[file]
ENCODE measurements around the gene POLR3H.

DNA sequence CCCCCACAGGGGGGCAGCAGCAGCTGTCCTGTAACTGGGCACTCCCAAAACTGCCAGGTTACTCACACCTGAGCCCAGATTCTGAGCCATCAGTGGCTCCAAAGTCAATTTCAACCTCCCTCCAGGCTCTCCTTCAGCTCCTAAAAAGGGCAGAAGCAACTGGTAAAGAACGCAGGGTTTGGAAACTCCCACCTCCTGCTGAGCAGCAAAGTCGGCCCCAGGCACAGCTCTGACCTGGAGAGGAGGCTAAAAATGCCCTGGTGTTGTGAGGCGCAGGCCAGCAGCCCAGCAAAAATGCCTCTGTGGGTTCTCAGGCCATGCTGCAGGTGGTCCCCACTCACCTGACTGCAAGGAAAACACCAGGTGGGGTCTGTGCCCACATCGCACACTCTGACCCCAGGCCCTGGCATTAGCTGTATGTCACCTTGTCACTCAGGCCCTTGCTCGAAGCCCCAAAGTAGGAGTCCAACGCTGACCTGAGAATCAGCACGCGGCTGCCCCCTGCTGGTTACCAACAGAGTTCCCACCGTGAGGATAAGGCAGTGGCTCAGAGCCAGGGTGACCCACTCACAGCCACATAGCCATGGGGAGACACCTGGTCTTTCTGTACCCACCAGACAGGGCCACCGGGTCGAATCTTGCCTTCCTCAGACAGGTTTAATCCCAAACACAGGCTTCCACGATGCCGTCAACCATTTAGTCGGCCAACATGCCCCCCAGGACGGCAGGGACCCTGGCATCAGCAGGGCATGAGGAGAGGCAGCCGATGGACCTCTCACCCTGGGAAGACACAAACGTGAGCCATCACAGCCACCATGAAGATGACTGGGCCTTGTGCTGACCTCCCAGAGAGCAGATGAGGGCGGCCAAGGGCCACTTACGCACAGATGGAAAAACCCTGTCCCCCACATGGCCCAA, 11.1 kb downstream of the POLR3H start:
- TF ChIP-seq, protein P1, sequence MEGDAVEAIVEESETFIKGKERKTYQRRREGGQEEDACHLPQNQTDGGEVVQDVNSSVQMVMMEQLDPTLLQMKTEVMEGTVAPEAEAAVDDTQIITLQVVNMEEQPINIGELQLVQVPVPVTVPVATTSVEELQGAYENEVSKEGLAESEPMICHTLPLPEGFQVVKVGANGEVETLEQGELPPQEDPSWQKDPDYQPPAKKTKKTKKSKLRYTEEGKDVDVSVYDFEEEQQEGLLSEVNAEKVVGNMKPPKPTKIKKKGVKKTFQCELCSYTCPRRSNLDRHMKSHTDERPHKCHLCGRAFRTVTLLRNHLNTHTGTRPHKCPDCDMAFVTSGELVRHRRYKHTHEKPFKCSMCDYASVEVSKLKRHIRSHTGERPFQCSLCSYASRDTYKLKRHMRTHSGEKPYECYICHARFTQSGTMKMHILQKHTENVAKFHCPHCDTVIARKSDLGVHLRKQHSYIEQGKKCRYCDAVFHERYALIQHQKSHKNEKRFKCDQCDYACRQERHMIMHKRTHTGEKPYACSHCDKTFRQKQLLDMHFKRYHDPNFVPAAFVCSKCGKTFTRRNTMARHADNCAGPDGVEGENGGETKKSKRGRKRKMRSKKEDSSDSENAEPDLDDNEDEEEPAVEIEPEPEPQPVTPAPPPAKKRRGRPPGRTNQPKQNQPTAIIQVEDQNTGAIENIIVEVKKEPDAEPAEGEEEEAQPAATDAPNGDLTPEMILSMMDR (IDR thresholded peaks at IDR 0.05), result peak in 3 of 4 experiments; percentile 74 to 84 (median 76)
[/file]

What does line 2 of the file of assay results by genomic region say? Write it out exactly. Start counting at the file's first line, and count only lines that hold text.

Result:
DNA sequence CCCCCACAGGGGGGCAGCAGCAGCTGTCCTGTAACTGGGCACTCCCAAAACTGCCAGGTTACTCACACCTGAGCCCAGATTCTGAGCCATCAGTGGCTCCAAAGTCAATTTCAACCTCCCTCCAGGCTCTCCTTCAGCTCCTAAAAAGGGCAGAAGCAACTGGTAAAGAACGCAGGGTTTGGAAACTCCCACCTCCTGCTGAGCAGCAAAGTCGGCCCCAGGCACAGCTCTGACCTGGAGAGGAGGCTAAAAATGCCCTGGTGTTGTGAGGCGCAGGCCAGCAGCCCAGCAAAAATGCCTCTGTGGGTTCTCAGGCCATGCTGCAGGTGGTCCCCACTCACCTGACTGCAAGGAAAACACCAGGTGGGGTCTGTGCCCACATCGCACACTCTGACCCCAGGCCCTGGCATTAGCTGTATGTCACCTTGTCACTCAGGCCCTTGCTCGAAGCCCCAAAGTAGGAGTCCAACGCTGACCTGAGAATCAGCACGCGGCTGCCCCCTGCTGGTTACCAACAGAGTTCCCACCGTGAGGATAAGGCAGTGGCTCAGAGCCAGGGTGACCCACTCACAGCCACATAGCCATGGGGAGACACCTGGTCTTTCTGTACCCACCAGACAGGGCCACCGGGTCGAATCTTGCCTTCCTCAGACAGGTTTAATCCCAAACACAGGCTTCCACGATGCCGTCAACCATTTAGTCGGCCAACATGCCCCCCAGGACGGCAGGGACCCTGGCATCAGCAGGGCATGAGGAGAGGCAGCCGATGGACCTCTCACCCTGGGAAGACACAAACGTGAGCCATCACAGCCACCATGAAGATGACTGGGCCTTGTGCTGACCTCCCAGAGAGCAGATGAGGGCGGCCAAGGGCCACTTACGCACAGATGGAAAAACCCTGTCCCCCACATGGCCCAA, 11.1 kb downstream of the POLR3H start: